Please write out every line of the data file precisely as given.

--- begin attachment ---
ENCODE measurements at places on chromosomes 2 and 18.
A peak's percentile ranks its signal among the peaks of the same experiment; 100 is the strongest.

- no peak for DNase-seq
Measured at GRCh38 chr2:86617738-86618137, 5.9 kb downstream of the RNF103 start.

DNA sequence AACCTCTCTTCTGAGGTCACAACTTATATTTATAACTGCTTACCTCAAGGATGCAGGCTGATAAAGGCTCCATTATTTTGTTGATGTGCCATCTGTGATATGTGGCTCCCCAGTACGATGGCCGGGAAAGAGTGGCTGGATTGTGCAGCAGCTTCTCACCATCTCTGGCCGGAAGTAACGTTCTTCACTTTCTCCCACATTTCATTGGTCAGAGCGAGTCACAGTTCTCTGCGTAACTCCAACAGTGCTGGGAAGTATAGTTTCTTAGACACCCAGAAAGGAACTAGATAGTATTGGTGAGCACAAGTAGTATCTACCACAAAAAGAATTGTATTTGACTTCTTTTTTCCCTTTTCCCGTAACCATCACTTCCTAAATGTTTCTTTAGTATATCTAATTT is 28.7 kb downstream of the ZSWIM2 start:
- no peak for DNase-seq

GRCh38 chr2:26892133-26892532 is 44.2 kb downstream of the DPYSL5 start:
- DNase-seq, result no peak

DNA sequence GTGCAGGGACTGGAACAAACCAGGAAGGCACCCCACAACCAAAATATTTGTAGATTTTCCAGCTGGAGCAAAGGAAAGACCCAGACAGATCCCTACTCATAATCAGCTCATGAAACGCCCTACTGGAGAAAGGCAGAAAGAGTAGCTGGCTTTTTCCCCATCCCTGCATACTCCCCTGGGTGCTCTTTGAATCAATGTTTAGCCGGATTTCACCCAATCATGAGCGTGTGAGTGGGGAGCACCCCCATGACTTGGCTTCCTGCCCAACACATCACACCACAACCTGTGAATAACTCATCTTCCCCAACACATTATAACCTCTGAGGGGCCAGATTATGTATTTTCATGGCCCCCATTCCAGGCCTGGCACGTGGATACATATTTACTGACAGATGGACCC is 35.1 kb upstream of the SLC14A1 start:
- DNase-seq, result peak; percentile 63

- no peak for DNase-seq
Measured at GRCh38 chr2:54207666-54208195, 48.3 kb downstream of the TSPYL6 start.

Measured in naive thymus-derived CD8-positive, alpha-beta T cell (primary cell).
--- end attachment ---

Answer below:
ENCODE measurements at places on chromosomes 2 and 18.
A peak's percentile ranks its signal among the peaks of the same experiment; 100 is the strongest.

- no peak for DNase-seq
Measured at GRCh38 chr2:86617738-86618137, 5.9 kb downstream of the RNF103 start.

DNA sequence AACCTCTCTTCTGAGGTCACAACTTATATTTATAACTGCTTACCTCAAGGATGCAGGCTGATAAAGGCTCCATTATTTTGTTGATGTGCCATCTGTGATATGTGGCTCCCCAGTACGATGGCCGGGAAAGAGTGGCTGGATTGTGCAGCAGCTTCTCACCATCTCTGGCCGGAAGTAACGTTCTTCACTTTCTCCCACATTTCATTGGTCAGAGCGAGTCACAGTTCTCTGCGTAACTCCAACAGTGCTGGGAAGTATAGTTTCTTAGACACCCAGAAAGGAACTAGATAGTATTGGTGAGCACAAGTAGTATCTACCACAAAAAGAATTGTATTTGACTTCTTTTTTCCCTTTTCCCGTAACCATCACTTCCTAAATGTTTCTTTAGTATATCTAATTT is 28.7 kb downstream of the ZSWIM2 start:
- no peak for DNase-seq

GRCh38 chr2:26892133-26892532 is 44.2 kb downstream of the DPYSL5 start:
- DNase-seq, result no peak

DNA sequence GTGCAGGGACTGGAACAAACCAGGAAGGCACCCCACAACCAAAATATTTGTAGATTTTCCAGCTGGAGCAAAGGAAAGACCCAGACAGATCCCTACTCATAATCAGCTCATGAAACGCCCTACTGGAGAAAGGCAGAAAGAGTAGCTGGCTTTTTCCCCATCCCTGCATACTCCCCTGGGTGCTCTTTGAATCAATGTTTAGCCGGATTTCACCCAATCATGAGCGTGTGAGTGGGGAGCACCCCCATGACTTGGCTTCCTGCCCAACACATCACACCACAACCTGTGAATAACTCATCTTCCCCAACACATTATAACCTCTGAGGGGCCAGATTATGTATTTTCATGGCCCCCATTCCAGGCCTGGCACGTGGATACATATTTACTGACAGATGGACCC is 35.1 kb upstream of the SLC14A1 start:
- DNase-seq, result peak; percentile 63

- no peak for DNase-seq
Measured at GRCh38 chr2:54207666-54208195, 48.3 kb downstream of the TSPYL6 start.

Measured in naive thymus-derived CD8-positive, alpha-beta T cell (primary cell).